Promise Keepers (PK) has emphasized racial reconciliation since its inception in 1991, but now, in an executive staff reorganization, reconciliation has become an integral part of the organization's structure.
PK's new reconciliation division is appointing a national strategic manager for each major racial group in an effort to attract a more diverse constituency. At the helm of the department is African-American Raleigh Washington, who will retain his post as senior pastor of Chicago's Rock of Our Salvation Evangelical Free Church, flying from pk headquarters in Denver to preach two or three times a month.
Among PK's 437-member staff, 30 percent are minorities: 16 percent black, 13 percent Hispanic, and 1 percent Native American. Less than 1 percent are Asian. "These numbers are unparalleled among evangelical organizations," according to Washington.
The attempt to make the ethnic makeup of PK better resemble that of the nation has been deliberate.
"The old saying is 'We'd like to hire more minorities, but it's hard to find anyone qualified,'" says Steve Chavis, pk director of communication. "What little credibility that saying had before, we've been able to blast through."
Bill McCartney, founder of the organization, says a top priority also is to translate the organization's diversity to its stadium gatherings. He says at least 25 percent of last summer's New York gathering were African American, but in Memphis, where blacks make up 52 percent of the population, nearly all in attendance were white. In 1996 rallies, 1,090,000 men attended 22 stadium events.
The reconciliation division has not finalized its mission statement and responsibilities, but already it is developing a workbook and educational tools. The department is also responsible for dispersing the $1.3 million raised by PK for churches burned in arson fires last year.
DENOMINATIONAL HARMONY: Several denominations distrusted the organization's call to break down denominational barriers in 1996 (CT, April 29, 1996, p. 46), fearing men would replace loyalty to the church with loyalty to the men's movement. But PK, which says the organization's goal is to inspire men to renewed vision within their congregations, is attempting to form partnerships with at least six denominations. The reconciliation division is responsible for both racial and denominational unity efforts.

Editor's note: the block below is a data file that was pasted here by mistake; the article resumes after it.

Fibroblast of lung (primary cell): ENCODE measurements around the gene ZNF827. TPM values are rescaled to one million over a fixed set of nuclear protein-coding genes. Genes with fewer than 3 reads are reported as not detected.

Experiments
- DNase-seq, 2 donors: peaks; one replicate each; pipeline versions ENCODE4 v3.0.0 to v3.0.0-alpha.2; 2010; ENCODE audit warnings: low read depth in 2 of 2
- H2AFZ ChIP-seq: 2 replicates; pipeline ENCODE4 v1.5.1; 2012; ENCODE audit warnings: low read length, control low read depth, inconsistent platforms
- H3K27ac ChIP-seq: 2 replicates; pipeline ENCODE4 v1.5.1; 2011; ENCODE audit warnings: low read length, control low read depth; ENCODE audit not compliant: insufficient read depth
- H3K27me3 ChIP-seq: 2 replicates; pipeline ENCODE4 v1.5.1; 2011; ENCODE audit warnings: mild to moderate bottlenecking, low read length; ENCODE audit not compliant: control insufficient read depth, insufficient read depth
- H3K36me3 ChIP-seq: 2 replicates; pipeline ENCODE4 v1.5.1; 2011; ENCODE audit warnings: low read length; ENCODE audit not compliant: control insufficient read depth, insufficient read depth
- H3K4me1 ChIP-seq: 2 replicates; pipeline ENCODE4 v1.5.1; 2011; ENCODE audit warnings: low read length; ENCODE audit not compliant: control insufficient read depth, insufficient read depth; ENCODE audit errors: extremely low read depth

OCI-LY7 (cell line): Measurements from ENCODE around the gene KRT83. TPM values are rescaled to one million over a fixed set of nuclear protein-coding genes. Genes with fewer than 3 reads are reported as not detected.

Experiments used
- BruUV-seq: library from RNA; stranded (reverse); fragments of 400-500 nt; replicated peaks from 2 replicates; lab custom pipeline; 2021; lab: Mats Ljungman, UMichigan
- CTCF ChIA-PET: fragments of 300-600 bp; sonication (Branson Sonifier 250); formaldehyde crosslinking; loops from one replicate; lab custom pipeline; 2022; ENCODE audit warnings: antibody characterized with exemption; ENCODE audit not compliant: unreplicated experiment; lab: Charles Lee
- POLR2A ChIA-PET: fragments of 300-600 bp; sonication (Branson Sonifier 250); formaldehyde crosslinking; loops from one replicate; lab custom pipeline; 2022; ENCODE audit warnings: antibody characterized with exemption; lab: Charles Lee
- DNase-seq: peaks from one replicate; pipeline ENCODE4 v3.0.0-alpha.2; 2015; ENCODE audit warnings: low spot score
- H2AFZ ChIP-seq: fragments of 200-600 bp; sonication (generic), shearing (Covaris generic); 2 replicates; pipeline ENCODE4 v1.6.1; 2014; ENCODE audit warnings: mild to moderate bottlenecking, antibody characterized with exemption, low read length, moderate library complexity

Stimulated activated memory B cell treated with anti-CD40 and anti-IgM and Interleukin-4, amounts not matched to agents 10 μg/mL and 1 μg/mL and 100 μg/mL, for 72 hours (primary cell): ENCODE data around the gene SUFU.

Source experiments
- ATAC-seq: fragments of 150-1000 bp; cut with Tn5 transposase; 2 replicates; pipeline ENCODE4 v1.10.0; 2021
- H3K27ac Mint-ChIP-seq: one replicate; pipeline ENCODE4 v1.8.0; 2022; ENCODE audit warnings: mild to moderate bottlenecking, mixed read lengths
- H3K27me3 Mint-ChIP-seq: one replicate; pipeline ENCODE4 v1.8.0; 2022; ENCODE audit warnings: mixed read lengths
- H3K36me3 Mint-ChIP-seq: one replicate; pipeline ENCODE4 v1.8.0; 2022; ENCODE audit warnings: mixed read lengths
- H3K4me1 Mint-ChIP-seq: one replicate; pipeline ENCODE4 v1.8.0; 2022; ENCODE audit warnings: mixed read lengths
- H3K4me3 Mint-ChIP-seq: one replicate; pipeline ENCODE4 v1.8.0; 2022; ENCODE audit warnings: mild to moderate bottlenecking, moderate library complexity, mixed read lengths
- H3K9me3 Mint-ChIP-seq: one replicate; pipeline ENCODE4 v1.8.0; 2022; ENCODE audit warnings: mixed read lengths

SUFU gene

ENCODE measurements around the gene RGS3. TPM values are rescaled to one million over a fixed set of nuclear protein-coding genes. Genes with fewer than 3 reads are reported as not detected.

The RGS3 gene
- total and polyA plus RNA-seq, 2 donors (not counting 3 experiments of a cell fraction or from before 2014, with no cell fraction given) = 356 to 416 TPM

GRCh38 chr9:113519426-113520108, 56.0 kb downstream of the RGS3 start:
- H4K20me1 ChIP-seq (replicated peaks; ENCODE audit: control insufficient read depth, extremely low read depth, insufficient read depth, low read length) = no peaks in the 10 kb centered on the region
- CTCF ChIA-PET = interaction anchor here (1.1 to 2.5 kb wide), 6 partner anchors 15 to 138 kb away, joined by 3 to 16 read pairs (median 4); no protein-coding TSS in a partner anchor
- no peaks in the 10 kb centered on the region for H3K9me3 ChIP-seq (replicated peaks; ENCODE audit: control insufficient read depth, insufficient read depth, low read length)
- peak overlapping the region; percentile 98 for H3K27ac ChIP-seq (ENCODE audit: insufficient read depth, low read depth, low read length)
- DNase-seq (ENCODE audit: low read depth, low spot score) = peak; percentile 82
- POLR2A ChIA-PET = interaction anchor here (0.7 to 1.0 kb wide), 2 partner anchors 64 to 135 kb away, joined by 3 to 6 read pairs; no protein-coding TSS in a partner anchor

So far, the partnering denominations are the Assemblies of God (AG), with 2.3 million U. S. members, Church of God (Cleveland, Tenn.), with 783,000 adherents, and the International Pentecostal Holiness Church, with 157,000 members. Other denominations, including the Southern Baptist Convention—the largest Protestant denomination—and Christian and Missionary Alliance, are finalizing agreements. pk is discussing possibilities with other denominational officials, but Chavis says some are wary.
"We're still trying to show denominations we're not their enemy," he says. Each partnership will differ. The AG, for example, has appointed a staff member as a liaison between the two groups, has sent many of its leadership for training in men's ministries, and will use pk for some technical support. The AG's new men's ministry will be called HonorBound: Men of Promise.
In addition to creating the reconciliation division, the reorganization tapped McCartney, the former University of Colorado football coach, as chief executive officer. He will be responsible for officially setting PK's direction and staff morale. Randy Phillips continues as president. Tom Fortson, former vice president of human resources and conference services, has been promoted to executive vice president and chief operating officer.
PK is planning another 22 stadium events in 1997, as well as a "national gathering of men" in Washington, D.C., tentatively set for early October. The organization hopes more than one million men will attend the event, where racial reconciliation will receive top billing. McCartney says there will be noticeable differences from the October 1995 march organized by Nation of Islam leader Louis Farrakhan. "We are going to D.C. not to march, but to repent," McCartney says.
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